My dad likes to sneak in his flask filled with bourbon, rum or moonshine to every single SF Giants night game at AT&T Park he attends. For a good long while the running joke was that when he got older he would have to fill the metal flask with Ensure and take a little taste every time the usher’s head was turned away. I don’t think that either of us could have envisioned a point in time where I would be getting eighty percent of my caloric intake in a given day via a feeding tube from the object of our funny little family joke.
Do you have any idea how expensive Ensure is? A buck and a half per bottle if you’re lucky for the extra calorie Plus stuff. Consider that I guzzle on average 5.3 repeating decimal bottles a day and you don’t have to be a member of the Federal Reserve to realize that our road to the poor house was being paved with recycled nutritional supplement containers.
Upon further examination of our medical benefits, we discovered that Kaiser would pay the tab for my life-sustaining liquid diet. The only catch was that for contractual reasons they couldn’t provide Ensure. Instead they sent over about six cases of this stuff called Nutren (made by the fine folks at Nestle). Well, something in Nutren did not sit well in my stomach. It felt like I had eaten a gut-bomb grease covered hamburger after every feeding. It got so bad that my skin would get all clammy the second an ounce of that rot-gut hit my system. A month of intestinal distress and description defying deuces later, we were back on the Ensure.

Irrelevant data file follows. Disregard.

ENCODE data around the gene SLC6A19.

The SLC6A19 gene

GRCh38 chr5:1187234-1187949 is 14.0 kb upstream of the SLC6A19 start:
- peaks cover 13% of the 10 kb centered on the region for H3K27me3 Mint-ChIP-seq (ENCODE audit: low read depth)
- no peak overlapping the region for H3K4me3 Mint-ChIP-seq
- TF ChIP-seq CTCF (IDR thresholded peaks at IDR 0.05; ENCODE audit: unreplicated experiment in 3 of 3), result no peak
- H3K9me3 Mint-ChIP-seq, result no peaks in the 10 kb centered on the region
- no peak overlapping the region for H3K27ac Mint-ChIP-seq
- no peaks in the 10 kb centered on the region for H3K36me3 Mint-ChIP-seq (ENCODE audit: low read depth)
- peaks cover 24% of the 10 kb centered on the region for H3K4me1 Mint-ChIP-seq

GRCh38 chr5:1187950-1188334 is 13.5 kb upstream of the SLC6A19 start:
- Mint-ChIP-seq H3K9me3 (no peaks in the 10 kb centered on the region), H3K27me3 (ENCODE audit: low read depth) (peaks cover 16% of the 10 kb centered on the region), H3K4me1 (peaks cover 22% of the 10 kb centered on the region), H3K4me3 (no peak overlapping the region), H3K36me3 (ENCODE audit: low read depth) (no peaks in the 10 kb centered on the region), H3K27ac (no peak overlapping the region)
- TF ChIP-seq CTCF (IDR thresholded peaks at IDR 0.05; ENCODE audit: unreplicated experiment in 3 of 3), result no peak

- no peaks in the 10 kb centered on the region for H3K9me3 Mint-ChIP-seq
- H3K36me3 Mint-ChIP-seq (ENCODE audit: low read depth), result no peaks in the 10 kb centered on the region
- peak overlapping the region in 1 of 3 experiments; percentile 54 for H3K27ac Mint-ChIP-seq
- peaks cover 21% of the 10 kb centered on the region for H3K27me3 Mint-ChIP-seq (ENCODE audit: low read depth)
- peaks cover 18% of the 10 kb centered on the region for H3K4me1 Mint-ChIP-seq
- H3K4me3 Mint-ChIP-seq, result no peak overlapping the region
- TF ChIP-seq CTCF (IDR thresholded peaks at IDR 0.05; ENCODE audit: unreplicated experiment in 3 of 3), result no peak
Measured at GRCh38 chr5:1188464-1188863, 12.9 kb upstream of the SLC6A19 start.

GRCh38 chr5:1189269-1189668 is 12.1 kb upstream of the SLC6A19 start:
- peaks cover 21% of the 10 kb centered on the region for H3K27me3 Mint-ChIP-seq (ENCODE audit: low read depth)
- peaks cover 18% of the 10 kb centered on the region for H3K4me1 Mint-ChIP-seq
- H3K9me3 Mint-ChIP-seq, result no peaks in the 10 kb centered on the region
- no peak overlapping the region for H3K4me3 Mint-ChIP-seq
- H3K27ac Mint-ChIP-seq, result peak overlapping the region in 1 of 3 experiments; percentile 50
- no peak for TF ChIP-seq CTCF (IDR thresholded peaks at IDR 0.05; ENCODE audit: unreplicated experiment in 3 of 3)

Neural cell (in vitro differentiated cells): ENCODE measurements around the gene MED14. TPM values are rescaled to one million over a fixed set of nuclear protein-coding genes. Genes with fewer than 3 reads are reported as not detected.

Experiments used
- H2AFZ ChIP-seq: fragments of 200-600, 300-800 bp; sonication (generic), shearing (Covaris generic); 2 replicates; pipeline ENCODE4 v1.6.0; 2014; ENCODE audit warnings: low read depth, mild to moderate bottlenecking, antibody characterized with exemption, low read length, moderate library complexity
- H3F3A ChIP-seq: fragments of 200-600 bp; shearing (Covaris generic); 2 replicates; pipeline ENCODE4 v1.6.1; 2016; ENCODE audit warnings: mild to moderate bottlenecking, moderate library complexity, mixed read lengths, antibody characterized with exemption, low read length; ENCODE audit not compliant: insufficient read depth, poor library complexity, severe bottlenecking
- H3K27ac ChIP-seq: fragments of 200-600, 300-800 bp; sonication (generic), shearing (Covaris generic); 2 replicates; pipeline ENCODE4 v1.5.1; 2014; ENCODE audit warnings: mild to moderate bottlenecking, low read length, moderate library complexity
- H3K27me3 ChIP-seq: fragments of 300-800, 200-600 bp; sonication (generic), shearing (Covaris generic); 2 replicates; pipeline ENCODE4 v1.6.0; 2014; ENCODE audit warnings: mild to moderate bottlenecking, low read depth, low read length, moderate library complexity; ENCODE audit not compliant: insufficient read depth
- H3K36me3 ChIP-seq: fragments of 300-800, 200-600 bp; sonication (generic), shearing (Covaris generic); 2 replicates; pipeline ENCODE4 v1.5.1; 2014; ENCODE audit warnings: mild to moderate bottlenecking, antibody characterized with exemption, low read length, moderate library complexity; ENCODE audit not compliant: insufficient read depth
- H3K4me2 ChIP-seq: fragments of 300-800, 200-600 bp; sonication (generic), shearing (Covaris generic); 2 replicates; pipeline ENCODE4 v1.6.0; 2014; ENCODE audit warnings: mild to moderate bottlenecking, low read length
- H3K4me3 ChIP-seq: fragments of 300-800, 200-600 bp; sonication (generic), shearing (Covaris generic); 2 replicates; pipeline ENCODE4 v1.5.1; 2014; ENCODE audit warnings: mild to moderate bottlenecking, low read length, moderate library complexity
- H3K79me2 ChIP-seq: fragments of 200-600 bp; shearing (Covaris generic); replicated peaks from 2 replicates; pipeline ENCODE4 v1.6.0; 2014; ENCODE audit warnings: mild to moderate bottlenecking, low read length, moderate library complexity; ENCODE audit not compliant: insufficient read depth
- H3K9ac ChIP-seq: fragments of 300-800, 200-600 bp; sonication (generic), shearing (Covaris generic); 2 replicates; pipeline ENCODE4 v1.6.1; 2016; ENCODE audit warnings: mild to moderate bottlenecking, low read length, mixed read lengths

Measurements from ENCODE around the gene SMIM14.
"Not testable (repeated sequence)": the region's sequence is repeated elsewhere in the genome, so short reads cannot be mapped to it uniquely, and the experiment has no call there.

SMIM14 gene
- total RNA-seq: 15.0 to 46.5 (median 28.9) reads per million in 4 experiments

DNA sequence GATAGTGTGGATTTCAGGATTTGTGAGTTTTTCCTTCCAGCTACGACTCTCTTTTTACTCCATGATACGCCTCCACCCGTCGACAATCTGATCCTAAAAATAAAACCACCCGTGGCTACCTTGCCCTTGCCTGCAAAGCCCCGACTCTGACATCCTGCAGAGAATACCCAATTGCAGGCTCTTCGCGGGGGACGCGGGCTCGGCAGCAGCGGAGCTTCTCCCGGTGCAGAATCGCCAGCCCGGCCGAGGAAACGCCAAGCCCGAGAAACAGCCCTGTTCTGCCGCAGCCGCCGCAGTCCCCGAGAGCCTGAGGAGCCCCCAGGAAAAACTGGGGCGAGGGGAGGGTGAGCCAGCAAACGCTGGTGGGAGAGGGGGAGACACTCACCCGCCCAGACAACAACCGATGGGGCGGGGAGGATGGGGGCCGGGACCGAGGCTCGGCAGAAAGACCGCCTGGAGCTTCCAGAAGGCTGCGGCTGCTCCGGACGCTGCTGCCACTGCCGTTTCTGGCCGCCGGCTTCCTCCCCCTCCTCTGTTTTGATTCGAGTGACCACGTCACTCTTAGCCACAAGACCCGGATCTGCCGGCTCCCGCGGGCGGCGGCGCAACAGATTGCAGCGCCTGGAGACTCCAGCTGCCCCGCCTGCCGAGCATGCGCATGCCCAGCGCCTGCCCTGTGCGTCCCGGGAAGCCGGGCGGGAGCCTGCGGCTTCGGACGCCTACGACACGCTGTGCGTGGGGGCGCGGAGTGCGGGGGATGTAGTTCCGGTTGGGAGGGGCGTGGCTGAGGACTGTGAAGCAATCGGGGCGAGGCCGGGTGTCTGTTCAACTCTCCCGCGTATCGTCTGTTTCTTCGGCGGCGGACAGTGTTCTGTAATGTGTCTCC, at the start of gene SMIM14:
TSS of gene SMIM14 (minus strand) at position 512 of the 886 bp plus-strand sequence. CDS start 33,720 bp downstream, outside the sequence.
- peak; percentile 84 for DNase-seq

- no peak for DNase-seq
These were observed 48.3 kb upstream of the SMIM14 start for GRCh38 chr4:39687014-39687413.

Fehmeen spoke to someone at Kaiser and learned that there was another option called Boost. My one and only experience with Boost was the first time I went to Club Med Cancún. One night in the disco I discovered a blue colored cocktail named Vodka Boost (although at the time I heard the bartender refer to it as Vodka Booze. Must have been the music or the accent or the fact that I have subjected my poor ears to over a hundred concerts). Anyway, I couldn’t figure out after two consecutive evenings of drinking only that concoction why I was having such a difficult time falling asleep at night. Apparently, one of the main ingredients in Boost was the banned-in-America drug Ephedra. No wonder I couldn’t crash out, I’m lucky that crap didn’t kill me.
Once I was certain that the six cases of Boost from Kaiser was not the same Boost that I had had in Mexico, I was ready to take the plunge (just not the Nestle plunge again). So far, I am a fan of Boost. No heavy post-feeding feeling like with the Nutren. And the price is most definitely right although I do have to report a marked uptick in the quantity of my burps and the associated smell that accompanies each one as it wafts towards an unsuspecting passers-by’s nasal cavity.
Try putting that in your flask.